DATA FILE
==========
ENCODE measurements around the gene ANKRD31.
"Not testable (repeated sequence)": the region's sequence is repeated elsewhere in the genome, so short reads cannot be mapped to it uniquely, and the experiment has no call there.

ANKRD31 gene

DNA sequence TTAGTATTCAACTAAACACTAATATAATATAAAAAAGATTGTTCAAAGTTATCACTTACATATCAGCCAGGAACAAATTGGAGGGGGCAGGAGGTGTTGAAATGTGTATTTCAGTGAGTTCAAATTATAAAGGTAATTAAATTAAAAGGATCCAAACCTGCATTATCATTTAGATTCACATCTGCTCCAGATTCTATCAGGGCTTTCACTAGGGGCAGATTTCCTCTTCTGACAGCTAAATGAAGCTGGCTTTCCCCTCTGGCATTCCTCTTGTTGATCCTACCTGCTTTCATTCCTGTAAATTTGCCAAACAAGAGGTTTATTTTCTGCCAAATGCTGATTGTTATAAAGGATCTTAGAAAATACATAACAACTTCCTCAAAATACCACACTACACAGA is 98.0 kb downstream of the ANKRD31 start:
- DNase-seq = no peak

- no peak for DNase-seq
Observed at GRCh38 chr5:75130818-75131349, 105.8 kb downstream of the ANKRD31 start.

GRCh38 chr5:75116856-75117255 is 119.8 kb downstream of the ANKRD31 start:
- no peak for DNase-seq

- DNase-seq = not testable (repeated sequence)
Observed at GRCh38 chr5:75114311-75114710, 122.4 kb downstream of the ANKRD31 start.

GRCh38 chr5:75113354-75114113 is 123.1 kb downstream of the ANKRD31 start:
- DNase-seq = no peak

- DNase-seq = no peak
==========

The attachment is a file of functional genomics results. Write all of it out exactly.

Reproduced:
ENCODE measurements around the gene ANKRD31.
"Not testable (repeated sequence)": the region's sequence is repeated elsewhere in the genome, so short reads cannot be mapped to it uniquely, and the experiment has no call there.

ANKRD31 gene

DNA sequence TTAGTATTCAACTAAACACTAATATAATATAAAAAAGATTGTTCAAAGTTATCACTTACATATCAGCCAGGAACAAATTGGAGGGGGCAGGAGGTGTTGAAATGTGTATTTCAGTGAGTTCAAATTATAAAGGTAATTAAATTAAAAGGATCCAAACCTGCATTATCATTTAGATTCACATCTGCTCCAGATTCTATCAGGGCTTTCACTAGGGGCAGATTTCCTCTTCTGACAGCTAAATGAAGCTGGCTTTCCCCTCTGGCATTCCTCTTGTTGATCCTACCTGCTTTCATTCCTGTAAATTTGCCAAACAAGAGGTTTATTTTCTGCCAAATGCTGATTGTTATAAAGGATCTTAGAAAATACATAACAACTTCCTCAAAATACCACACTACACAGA is 98.0 kb downstream of the ANKRD31 start:
- DNase-seq = no peak

- no peak for DNase-seq
Observed at GRCh38 chr5:75130818-75131349, 105.8 kb downstream of the ANKRD31 start.

GRCh38 chr5:75116856-75117255 is 119.8 kb downstream of the ANKRD31 start:
- no peak for DNase-seq

- DNase-seq = not testable (repeated sequence)
Observed at GRCh38 chr5:75114311-75114710, 122.4 kb downstream of the ANKRD31 start.

GRCh38 chr5:75113354-75114113 is 123.1 kb downstream of the ANKRD31 start:
- DNase-seq = no peak

- DNase-seq = no peak